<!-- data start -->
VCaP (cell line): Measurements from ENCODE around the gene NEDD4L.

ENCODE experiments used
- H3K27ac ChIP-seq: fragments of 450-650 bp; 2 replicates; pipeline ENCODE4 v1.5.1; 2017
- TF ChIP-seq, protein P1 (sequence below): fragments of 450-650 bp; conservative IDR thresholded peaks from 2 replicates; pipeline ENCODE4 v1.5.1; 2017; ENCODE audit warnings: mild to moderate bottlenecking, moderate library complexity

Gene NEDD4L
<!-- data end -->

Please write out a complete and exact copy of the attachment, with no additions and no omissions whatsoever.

VCaP (cell line): Measurements from ENCODE around the gene NEDD4L.

ENCODE experiments used
- H3K27ac ChIP-seq: fragments of 450-650 bp; 2 replicates; pipeline ENCODE4 v1.5.1; 2017
- TF ChIP-seq, protein P1 (sequence below): fragments of 450-650 bp; conservative IDR thresholded peaks from 2 replicates; pipeline ENCODE4 v1.5.1; 2017; ENCODE audit warnings: mild to moderate bottlenecking, moderate library complexity

Gene NEDD4L